The tenancy agreement is a legal document between you and your tenant. The rental agreement should state the lease term, rent amount, late fees, and security deposit amount. It should also include any clauses regarding pets, maintenance, and property inspections.
it’s also smart to remember that the rental agreement can’t contain clauses that contradict state or federal laws. For example, some states have rent control measures or will limit charges for late fees and security deposits. So, you need to know what exactly your state allows before drafting a rental agreement to ensure you’re aligned with the legal parameters in your state.
Now, can a landlord break a lease legally? Yes, but only if the tenant is guilty of a lease violation. But even in those cases, you have to go through the eviction courts to legally get the tenant out of the rental property.
What about a “tenancy at will”? It doesn’t matter whether or not there is a signed lease—or whether the tenant lives there on a month-to-month basis. Either way, you are still required to follow the law governing verbal rental agreements. Even a squatter has rights, and you can’t carry out a self-help eviction to remove them from your property.
Related: 10 things to include in a lease agreement.
Laws regarding a tenant’s privacy rights and quiet enjoyment
The tenant’s legal right to quiet enjoyment also protects their privacy. In essence, this landlord-tenant law lets the renter live in the property as if it was their own.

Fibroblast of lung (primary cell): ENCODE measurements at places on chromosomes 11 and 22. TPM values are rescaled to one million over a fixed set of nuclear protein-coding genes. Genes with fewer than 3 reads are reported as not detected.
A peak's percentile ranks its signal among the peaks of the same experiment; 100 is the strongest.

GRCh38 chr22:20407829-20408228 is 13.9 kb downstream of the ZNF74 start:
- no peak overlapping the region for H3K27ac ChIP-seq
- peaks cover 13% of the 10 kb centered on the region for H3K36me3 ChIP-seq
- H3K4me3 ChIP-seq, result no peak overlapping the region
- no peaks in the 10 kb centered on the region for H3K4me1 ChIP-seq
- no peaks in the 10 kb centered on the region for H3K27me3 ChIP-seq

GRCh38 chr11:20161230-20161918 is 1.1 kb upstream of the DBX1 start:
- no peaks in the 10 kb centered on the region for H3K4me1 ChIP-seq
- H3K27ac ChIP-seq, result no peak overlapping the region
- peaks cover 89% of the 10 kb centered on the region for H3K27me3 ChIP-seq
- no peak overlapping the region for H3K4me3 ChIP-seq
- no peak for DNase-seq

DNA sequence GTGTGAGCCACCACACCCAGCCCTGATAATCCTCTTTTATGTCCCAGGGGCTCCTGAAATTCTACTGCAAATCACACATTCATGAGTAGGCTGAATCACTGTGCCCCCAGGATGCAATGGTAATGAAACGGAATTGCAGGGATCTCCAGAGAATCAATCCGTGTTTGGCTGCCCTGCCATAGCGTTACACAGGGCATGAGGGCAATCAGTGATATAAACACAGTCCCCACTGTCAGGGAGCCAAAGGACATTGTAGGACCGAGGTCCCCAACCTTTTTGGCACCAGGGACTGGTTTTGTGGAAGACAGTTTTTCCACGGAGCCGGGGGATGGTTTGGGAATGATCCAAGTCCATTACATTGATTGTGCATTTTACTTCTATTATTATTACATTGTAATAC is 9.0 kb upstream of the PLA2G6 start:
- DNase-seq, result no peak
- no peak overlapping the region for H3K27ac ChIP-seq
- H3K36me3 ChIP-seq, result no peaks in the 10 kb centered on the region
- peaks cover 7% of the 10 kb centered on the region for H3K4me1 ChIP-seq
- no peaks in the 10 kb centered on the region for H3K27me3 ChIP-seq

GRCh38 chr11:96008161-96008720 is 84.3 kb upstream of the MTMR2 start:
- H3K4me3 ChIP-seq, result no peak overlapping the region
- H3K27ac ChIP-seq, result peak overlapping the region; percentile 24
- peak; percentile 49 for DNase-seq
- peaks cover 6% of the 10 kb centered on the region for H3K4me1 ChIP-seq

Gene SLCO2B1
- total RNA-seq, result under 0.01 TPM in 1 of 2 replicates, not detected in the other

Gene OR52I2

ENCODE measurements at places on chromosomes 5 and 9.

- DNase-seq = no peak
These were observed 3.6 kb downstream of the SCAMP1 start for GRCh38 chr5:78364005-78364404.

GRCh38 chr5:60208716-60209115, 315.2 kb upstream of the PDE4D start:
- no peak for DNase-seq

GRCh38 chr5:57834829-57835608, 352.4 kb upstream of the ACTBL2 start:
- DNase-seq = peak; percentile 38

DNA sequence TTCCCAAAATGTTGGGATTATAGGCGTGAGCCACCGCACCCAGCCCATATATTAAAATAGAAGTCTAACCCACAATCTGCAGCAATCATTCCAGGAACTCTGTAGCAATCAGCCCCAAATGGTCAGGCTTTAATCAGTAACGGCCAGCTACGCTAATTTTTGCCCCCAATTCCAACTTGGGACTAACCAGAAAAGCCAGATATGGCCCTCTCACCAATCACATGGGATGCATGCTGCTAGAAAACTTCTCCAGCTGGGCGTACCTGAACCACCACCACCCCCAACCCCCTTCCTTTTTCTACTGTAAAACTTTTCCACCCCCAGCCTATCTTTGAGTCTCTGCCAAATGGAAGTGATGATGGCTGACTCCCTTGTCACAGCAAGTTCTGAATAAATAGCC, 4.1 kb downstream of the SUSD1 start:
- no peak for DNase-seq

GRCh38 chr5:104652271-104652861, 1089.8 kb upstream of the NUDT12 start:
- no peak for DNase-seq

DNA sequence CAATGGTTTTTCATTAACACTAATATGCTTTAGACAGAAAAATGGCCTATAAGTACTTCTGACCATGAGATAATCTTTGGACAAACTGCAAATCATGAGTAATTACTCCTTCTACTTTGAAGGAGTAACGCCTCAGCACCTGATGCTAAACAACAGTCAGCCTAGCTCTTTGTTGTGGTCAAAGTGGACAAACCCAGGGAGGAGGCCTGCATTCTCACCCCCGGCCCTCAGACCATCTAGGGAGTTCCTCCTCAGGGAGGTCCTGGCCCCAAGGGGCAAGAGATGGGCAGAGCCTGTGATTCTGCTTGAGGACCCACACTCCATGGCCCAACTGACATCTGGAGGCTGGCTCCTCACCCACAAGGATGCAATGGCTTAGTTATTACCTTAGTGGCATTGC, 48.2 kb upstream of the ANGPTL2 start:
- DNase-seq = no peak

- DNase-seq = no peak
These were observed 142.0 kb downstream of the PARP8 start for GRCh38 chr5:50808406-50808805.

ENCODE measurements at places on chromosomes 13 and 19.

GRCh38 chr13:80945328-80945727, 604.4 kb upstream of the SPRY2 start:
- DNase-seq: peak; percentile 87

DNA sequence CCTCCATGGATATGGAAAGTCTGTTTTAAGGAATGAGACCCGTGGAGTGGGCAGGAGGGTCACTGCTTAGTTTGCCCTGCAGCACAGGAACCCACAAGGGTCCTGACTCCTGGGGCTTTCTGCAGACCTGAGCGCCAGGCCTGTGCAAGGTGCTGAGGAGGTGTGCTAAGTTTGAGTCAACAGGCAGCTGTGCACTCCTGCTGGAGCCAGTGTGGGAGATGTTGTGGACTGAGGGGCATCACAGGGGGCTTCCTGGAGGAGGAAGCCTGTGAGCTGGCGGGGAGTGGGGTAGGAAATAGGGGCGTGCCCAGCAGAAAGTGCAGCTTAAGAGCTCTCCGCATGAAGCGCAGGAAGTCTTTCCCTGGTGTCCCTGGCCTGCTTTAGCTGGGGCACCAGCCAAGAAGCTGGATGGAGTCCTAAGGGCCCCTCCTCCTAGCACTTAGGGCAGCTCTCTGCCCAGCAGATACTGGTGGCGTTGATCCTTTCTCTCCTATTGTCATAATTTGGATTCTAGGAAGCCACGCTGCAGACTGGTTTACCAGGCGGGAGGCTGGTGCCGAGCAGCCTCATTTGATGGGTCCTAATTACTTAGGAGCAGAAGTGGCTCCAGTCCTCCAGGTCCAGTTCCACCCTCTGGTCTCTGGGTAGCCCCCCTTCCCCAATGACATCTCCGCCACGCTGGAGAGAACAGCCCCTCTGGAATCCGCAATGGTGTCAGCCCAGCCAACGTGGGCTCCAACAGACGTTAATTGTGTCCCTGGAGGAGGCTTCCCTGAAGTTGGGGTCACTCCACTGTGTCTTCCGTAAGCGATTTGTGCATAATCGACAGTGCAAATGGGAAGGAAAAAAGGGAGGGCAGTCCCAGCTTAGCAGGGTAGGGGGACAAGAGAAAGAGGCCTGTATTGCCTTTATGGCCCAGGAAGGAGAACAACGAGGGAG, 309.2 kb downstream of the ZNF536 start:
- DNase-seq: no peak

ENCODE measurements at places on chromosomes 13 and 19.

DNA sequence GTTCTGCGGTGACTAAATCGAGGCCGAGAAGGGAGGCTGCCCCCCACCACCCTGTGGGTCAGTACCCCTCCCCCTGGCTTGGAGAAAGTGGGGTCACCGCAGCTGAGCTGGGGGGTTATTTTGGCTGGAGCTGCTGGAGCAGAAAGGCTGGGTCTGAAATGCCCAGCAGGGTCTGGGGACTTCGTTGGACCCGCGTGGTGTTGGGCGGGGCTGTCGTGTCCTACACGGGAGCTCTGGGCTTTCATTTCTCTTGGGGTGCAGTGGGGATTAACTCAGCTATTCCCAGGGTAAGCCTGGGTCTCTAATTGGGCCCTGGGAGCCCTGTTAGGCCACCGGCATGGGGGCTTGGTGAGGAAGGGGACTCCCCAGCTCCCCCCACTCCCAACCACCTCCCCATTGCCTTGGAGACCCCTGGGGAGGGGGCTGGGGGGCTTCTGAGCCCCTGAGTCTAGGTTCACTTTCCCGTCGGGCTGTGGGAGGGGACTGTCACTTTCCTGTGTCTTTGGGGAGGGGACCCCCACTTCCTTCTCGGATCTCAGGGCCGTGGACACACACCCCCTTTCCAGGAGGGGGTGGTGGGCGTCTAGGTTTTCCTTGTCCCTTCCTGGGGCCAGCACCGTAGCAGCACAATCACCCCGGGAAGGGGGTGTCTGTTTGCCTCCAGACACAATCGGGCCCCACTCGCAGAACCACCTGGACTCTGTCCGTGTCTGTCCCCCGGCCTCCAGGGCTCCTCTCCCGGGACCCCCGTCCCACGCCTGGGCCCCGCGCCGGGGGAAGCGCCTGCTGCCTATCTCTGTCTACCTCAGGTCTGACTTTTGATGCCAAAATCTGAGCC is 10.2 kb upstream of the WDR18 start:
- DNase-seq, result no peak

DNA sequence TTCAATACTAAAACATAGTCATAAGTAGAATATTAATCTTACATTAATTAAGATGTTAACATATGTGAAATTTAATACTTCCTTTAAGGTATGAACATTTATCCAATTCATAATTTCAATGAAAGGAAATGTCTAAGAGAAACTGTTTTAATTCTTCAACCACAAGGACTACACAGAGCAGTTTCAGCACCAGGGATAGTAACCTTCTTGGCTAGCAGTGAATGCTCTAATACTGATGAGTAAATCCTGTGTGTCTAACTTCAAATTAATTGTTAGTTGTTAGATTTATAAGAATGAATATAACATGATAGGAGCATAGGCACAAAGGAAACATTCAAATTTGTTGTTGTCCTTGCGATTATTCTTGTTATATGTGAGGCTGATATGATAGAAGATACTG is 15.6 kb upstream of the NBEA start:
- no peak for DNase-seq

So how does “quiet enjoyment” affect your responsibilities? For starters, you can’t enter the property at will. You must typically give proper notice to carry out a property inspection or enter the property for other reasons.
However, the warranty of quiet enjoyment also means that your tenant can’t unnecessarily disturb the peace of the neighbors. A tenant cannot refuse to allow you to enter the property after you give them the appropriate notification, either.
Rental inspection property laws: Your tenant has rights
While you are the property owner and are the one who has invested tens or hundreds of thousands into the rental unit, you must still adhere to the laws on property inspections. However, no rules define “how often is too often” when it comes to property inspections.
That said, there are a few guidelines for determining how to avoid violating rental inspection laws. For starters, you should never make impromptu visits to the property. Even a friendly stopover—something like, “I was just passing by and wanted to see how you are”—could be taken the wrong way. And, when you ask to do an inspection of the home, you should always ensure that you specify a reasonable time frame in a written inspection notice.
You should also ensure that the rental agreement stipulates how you plan to deal with property inspections. An annual or bi-annual property inspection is typically reasonable for most properties.